A must-read opinion from yesterday’s WSJ about the expansion of federal backing for home mortgages:
Only last week, Ginnie [Mae] announced that it issued a monthly record of $43 billion in mortgage-backed securities in June. Ginnie Mae President Joseph Murin sounded almost giddy as he cheered this “phenomenal growth.” Ginnie Mae’s mortgage exposure is expected to top $1 trillion by the end of next year—or far more than double the dollar amount of 2007….
Ginnie’s mission is to bundle, guarantee and then sell mortgages insured by the Federal Housing Administration, which is Uncle Sam’s home mortgage shop. Ginnie’s growth is a by-product of the FHA’s spectacular growth. The FHA now insures $560 billion of mortgages—quadruple the amount in 2006. Among the FHA, Ginnie, Fannie and Freddie, nearly nine of every 10 new mortgages in America now carry a federal taxpayer guarantee.
The private mortgage lending business has collapsed, especially considering that most large private lenders now operate with a government guarantee. This is bad news for existing homeowners and banks, who are very much invested in real estate, either directly or as collateral. Home prices are a function of the credit that’s available to finance transactions. No credit would mean much lower house prices, even from today’s “depressed” levels. This, we’re told, is untenable. If house prices are allowed to fall too far, the financial sector would quickly collapse and the economy would follow.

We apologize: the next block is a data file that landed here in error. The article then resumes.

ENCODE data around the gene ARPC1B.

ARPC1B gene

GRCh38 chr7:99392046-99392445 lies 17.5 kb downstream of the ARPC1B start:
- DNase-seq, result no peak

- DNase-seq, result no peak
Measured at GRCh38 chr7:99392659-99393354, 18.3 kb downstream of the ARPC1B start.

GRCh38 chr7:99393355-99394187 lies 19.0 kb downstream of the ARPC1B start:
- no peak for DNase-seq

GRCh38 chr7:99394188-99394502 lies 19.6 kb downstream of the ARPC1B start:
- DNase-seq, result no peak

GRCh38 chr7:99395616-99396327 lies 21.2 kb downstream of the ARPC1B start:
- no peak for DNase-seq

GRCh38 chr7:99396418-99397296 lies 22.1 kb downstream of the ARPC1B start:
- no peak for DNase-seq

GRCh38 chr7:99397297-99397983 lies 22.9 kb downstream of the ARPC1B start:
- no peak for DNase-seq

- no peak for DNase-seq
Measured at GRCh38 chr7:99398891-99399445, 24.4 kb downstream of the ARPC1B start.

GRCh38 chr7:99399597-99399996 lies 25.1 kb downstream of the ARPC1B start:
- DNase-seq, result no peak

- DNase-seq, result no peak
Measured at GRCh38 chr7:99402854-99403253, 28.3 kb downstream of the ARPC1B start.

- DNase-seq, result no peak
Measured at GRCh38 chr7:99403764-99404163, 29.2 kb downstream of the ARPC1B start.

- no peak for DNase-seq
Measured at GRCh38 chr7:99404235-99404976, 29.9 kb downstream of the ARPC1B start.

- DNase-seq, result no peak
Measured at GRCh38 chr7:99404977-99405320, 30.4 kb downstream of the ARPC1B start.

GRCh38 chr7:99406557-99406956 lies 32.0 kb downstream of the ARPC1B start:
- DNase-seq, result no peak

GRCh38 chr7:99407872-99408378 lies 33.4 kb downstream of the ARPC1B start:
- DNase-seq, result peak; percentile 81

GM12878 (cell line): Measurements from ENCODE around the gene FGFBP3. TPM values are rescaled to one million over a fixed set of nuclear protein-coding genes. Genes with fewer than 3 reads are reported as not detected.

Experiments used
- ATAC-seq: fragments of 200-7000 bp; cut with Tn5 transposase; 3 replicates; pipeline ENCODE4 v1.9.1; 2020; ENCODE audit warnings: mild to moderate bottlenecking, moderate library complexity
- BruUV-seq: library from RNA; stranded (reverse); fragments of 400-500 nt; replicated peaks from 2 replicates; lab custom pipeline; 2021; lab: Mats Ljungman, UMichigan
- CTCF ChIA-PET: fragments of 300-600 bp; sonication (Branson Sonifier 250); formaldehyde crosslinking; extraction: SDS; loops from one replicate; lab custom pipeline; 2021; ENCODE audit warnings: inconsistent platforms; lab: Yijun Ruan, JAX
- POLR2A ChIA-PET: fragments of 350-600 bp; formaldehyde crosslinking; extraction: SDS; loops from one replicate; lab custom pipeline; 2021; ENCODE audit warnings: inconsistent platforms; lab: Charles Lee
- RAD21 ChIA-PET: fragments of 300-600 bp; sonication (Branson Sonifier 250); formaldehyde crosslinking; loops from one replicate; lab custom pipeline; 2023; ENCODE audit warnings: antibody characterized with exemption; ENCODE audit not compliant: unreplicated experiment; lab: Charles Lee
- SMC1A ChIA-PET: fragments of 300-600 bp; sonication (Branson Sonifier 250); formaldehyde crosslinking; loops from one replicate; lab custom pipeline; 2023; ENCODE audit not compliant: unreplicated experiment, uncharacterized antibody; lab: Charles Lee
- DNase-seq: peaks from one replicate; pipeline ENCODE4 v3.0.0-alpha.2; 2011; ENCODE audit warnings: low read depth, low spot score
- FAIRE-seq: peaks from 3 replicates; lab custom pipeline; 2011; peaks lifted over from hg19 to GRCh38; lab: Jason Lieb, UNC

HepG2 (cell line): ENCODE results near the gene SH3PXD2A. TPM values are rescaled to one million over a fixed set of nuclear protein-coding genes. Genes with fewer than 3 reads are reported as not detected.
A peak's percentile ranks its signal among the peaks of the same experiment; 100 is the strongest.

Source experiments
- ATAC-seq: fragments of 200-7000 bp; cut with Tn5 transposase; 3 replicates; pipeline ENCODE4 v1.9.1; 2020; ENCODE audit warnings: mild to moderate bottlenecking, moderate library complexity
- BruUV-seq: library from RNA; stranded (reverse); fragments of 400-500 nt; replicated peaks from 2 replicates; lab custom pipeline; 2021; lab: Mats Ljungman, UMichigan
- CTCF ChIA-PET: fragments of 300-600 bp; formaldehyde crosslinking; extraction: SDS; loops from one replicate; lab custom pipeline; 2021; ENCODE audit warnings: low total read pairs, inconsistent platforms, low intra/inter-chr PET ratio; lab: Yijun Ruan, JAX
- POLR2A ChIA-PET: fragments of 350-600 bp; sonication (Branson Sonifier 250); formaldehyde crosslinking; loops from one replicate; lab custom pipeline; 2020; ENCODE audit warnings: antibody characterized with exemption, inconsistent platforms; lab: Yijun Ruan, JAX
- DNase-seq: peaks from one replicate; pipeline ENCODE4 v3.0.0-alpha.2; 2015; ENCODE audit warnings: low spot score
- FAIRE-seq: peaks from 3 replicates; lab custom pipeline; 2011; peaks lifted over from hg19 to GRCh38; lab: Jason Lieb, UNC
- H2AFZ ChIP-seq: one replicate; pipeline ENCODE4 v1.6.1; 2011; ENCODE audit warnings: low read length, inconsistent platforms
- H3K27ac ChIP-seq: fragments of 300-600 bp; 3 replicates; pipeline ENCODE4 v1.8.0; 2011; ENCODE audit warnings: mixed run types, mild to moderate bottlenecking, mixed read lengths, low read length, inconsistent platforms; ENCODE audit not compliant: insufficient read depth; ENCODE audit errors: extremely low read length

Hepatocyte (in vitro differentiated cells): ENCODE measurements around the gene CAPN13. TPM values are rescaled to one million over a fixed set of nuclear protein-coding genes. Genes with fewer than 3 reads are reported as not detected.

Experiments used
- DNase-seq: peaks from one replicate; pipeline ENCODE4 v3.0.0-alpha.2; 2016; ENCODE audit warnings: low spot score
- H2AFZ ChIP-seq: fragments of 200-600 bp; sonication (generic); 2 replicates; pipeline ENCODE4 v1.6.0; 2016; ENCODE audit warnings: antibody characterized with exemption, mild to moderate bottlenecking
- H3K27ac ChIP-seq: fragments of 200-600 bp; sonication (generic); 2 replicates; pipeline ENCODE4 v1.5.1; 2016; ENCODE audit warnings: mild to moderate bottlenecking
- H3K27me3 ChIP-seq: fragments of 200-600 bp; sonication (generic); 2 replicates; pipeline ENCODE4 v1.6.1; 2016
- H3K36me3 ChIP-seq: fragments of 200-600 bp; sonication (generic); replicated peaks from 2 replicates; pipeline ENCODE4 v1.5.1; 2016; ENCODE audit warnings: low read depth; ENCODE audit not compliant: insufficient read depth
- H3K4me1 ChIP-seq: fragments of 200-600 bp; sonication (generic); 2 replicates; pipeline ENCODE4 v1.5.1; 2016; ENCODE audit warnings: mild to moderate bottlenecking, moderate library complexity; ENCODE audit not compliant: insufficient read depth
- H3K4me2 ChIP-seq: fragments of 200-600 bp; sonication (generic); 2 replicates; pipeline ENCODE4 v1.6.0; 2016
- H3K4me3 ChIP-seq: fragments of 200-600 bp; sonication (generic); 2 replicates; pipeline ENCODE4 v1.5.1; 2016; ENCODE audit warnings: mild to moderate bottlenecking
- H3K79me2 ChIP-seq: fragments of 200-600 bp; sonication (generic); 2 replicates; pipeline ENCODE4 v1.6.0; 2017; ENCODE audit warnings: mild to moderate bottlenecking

So the government is propping up prices by providing MORE financing than it did previously, as you can see in the explosion of FHA lending. Unfortunately, these loans are of poor quality…
The FHA’s standard insurance program today is notoriously lax. It backs low downpayment loans, to buyers who often have below-average to poor credit ratings, and with almost no oversight to protect against fraud.
The piece mentions a report from HUD’s Inspector General which noted the FHA doesn’t have the resources to handle the explosion in lending, that it’s putting the integrity of Ginnie Mae paper at risk.
On June 18, HUD’s Inspector General issued a scathing report on the FHA’s lax insurance practices. It found that the FHA’s default rate has grown to 7%, which is about double the level considered safe and sound for lenders, and that 13% of these loans are delinquent by more than 30 days. The FHA’s reserve fund was found to have fallen in half, to 3% from 6.4% in 2007—meaning it now has a 33 to 1 leverage ratio, which is into Bear Stearns territory. The IG says the FHA may need a “Congressional appropriation intervention to make up the shortfall.”
Sound familiar? Bad home loans are being made with taxpayer money, but because they are packaged in securities that themselves are explicitly guaranteed by the government, the lenders at the other end couldn’t care less. So they keep lending money with no regard for risk. How well did this work out with Fannie and Freddie?
In the wake of the mortgage meltdown, most private lenders have reverted to the traditional down payment rule of 10% or 20%. Housing experts agree that a high down payment is the best protection against default and foreclosure because it means the owner has something to lose by walking away. Meanwhile, at the FHA, the down payment requirement remains a mere 3.5%. Other policies—such as allowing the buyer to finance closing costs and use the homebuyer tax credit to cover costs—can drive the down payment to below 2%.
A tax planner e-mailed me a few weeks back, noting how many folks were re-filing last year’s tax returns to take advantage of the first-time home buyer tax credit. With the help of an FHA loan, this allows them to put almost no money down to buy a house.
So expect high default rates to continue. And expect taxpayers to write more very large checks to finance the losses.